After months of delay in production, we finally have a concrete conclusion.
86 Eighty-Six has delivered on its storytelling potential. 86 Eighty-Six was able to tell a compelling story about war, racism, and find hope somewhere in between. It went in directions that I wasn’t expecting. The story was able to successfully switch the lead of each character arc without it feeling unnatural. We were able to see different societies interact with the Eighty-Sixers, but ultimately they ended up becoming the tools of war in both societies.
What I found to be the most interesting story telling device in Eighty-Six was using two different characters as leads to highlight the horrors experienced by the Eighty-Sixers. Our first viewpoint was that of Lena, an officer in the Republic of San Magnolia. She works as a commander of Eighty-Sixers on the battlefield. Tragically the Republic of San Magnolia chooses to kill off the Eighty-Sixers by sending them into battle.
In essence Lena is part of the ruling military class, and is a participant in Eighty-Sixer genocide.
What makes Lena unique is that she experiences the pain and tragedy of the death of Eighty-Sixers first hand and chooses to take a stand against the genocide. She pleads with her fellow countrymen to see that Eighty-Sixers are the same as the Alba, the ruling race of San Magnolia. She rebels against her class. She is rejected by the upper echelons of command, but she can’t be completely stripped of command due in part to her family connections and excellent wartime record of success. She is demoted and reprimanded for taking war matters into her own hands without military commands authorization.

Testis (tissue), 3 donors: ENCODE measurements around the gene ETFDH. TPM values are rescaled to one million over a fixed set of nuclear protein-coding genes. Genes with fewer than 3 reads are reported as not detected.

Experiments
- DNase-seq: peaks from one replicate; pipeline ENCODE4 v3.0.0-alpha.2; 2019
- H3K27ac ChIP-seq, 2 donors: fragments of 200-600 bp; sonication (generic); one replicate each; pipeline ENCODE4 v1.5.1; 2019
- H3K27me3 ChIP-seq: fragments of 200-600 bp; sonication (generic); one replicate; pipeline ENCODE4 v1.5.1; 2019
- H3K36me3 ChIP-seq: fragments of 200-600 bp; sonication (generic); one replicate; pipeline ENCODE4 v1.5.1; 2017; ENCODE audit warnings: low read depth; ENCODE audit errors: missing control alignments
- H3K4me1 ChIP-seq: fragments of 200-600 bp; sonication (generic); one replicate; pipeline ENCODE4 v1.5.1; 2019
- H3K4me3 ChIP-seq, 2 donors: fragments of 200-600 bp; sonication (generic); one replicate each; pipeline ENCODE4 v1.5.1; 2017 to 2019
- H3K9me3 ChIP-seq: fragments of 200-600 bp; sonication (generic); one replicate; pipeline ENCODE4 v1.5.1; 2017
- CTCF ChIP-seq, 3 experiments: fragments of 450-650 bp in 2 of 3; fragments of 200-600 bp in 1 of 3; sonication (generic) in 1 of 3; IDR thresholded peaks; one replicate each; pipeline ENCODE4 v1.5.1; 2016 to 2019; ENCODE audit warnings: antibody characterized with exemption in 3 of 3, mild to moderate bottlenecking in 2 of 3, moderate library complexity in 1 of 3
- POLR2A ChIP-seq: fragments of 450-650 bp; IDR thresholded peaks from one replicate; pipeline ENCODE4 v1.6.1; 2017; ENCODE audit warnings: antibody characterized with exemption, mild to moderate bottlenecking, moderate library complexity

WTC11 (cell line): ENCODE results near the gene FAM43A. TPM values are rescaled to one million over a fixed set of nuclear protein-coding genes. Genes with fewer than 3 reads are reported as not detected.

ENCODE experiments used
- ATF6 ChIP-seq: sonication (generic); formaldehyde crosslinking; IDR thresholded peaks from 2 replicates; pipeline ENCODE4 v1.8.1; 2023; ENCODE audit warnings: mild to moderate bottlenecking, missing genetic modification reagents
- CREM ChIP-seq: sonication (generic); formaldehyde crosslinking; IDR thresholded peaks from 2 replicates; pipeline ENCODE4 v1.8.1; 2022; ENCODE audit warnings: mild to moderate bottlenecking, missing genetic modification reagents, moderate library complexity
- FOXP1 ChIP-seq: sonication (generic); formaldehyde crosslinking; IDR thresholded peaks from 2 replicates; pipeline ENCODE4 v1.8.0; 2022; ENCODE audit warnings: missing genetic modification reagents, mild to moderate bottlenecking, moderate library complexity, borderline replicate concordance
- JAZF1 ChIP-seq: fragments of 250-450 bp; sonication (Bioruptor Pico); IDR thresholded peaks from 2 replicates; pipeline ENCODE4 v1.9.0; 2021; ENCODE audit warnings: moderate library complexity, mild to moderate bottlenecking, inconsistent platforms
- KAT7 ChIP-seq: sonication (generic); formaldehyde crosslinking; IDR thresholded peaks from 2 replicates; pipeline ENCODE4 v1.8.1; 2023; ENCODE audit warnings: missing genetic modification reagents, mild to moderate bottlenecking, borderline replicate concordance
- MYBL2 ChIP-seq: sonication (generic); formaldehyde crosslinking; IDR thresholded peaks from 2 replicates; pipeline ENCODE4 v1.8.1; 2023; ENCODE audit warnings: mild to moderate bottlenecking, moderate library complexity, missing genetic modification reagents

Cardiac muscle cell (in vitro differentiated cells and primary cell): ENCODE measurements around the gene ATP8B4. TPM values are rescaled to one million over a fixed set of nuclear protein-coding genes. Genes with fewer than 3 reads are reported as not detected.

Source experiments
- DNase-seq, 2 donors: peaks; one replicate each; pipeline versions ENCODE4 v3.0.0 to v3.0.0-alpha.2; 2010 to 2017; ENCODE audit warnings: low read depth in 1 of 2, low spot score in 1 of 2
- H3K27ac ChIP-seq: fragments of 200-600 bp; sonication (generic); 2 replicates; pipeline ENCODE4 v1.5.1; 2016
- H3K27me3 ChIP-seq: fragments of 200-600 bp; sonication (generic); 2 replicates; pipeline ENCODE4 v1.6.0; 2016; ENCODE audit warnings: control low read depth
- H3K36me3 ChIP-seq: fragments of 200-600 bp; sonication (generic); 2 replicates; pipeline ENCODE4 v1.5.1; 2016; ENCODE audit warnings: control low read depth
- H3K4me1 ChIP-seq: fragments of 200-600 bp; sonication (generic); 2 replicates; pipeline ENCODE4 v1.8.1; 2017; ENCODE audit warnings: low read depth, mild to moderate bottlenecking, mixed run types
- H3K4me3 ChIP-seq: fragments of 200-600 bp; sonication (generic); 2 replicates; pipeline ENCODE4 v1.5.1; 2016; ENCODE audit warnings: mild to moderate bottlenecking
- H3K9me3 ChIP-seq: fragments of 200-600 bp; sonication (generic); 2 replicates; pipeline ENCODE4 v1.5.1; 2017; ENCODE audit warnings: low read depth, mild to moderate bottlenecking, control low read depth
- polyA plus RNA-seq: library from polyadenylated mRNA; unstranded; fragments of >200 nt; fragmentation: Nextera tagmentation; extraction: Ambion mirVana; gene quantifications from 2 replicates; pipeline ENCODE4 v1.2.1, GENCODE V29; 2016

Lena’s coming of age story is experiencing the loss of her prized spearhead squadron. She suffers emotionally and mentally from watching those she commands die pointless deaths. She learns first hand of the cruelty of her world. From that cruelty she vows to never forget.
Unexpectedly we get a second character lead in 86 Eighty Six, named Shin.
The Shin coming of age story is much different from Lena’s. While Lena is a member of the ruling race and class, Shin is an Eighty-Sixer. Lena is Shin’s commander, but she cannot spare him from death. While he is an exceptional fighter his lot in life, as determined by San Magnolia, is that he must die while killing as many Legion as possible. There is no life for him, only death. Shin suffers in his own way.
What makes Shin unique is that he has a secret ability that he can hear the voices of the legion.
He knows when the legion plans to attack and how to combat them effectively. It’s learned in the story that the legion assimilate the mind/spirit of their victims in combat. The voices of the legion in the story are the voices of the dead. You read right, Shin can hear dead people. Except it’s not quite that the legions’ voices are the voices of the dead, they are the voices of the suffering of the dead. It’s exceptionally chilling.
After Shin is sent on a suicide mission by San Magnolia, he discovers there are other survivors in the war agains the legion. And not just survivors there is an entirely different country. Robbed of his guaranteed death in war, Shin has to find a purpose to live.
It’s not easy to find a reason to keep fighting the legion and keep going for Shin. But after the climactic battle with Morpho, a legion superweapon, Shin finds his own reasons to keep living. His story is a battle of self as much as it’s a war against the legion.
86 Eighty-Six is able to end on an emotional high when Shin and Lena reunite after their stories diverge. The delivery of the season’s conclusion was exceptional in its storytelling.
86 Eighty-Six: Is San Magnolia Doomed?
86 Eighty-Six: Shin’s Character Development Arc